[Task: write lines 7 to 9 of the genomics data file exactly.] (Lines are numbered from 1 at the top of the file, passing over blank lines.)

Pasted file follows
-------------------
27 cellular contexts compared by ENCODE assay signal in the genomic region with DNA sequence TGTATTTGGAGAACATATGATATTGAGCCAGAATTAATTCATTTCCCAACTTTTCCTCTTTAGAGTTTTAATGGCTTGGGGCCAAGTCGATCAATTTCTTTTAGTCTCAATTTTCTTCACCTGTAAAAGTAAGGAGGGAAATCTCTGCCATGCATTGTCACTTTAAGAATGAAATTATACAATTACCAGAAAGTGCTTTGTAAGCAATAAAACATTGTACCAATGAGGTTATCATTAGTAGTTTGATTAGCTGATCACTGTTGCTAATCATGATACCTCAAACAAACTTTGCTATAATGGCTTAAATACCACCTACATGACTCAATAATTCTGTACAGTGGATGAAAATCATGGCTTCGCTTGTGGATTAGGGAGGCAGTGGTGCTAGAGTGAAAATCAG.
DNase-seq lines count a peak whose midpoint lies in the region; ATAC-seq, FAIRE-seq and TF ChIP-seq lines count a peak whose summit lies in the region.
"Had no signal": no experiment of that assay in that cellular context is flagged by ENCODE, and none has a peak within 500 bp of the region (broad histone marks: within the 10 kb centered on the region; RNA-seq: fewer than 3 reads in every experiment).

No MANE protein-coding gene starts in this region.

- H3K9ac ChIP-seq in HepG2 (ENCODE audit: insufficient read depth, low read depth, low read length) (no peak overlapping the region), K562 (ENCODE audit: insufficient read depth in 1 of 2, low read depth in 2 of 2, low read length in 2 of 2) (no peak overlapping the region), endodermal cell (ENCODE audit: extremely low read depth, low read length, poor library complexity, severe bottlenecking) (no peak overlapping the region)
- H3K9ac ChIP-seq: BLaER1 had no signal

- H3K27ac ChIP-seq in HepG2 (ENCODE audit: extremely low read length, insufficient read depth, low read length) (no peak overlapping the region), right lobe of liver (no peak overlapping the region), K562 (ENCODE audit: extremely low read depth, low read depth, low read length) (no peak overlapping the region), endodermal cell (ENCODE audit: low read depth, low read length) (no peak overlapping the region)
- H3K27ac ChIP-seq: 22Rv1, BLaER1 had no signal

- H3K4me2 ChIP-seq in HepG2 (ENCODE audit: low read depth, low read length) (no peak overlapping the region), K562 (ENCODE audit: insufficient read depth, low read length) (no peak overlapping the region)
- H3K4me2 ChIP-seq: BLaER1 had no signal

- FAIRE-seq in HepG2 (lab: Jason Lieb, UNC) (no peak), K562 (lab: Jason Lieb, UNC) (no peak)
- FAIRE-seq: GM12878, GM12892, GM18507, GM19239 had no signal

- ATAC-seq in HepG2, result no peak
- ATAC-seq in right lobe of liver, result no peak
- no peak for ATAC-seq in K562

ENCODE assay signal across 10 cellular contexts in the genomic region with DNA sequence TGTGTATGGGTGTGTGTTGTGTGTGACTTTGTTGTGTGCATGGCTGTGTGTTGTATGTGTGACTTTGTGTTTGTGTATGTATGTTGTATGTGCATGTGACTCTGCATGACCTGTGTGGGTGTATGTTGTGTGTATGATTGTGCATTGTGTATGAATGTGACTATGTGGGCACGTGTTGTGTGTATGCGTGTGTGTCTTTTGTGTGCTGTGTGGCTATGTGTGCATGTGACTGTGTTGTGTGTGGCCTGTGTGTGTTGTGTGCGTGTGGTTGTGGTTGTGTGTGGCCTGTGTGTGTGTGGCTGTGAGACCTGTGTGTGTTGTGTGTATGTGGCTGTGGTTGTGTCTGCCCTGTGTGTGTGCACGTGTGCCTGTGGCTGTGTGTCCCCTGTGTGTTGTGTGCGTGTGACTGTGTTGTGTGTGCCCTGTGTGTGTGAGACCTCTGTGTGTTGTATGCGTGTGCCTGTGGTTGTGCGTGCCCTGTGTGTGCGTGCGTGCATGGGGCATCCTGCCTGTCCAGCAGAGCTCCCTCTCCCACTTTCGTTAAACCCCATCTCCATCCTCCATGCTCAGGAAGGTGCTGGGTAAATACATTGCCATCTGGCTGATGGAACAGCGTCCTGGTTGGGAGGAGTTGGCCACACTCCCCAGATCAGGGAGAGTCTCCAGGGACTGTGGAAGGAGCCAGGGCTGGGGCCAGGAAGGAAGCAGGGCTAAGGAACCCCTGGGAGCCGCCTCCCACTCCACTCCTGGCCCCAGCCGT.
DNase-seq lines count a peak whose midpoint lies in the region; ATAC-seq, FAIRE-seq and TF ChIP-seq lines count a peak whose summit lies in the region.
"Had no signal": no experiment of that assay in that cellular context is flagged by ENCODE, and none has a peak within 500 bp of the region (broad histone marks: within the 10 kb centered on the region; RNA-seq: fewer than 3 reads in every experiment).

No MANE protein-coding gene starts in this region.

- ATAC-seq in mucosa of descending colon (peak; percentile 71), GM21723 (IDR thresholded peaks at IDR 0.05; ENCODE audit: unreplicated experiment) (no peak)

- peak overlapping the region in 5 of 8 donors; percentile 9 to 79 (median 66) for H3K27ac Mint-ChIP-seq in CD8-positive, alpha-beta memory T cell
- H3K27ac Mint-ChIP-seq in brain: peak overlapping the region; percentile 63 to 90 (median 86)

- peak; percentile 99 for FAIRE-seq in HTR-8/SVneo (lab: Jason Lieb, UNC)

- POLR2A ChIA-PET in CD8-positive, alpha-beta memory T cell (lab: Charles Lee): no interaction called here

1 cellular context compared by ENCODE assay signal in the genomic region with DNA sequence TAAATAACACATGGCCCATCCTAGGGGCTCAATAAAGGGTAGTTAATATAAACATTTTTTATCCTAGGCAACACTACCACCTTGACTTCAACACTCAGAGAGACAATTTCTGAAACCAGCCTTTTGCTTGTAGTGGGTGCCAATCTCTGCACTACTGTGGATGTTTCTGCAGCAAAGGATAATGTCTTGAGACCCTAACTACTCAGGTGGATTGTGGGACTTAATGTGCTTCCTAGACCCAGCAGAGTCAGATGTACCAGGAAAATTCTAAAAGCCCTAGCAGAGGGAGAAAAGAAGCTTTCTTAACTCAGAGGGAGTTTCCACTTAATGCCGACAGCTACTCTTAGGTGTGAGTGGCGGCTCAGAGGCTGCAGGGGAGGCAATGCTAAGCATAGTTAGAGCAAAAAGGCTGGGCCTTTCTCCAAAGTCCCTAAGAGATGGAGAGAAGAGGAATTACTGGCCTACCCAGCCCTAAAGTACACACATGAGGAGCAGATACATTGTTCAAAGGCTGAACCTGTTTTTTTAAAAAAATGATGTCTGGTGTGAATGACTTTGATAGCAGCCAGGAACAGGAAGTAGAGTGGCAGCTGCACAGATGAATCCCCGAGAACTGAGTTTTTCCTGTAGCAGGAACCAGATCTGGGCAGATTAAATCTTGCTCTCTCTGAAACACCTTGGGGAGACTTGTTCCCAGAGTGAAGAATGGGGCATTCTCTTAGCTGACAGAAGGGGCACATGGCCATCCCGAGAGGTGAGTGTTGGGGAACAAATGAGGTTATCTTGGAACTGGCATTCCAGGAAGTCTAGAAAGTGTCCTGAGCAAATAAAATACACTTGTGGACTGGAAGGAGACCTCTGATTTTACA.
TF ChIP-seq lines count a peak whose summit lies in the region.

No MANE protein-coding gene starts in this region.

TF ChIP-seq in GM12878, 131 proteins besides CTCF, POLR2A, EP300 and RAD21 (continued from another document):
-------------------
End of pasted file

- H3K27ac ChIP-seq in HepG2 (ENCODE audit: extremely low read length, insufficient read depth, low read length) (no peak overlapping the region), right lobe of liver (no peak overlapping the region), K562 (ENCODE audit: extremely low read depth, low read depth, low read length) (no peak overlapping the region), endodermal cell (ENCODE audit: low read depth, low read length) (no peak overlapping the region)
- H3K27ac ChIP-seq: 22Rv1, BLaER1 had no signal

- H3K4me2 ChIP-seq in HepG2 (ENCODE audit: low read depth, low read length) (no peak overlapping the region), K562 (ENCODE audit: insufficient read depth, low read length) (no peak overlapping the region)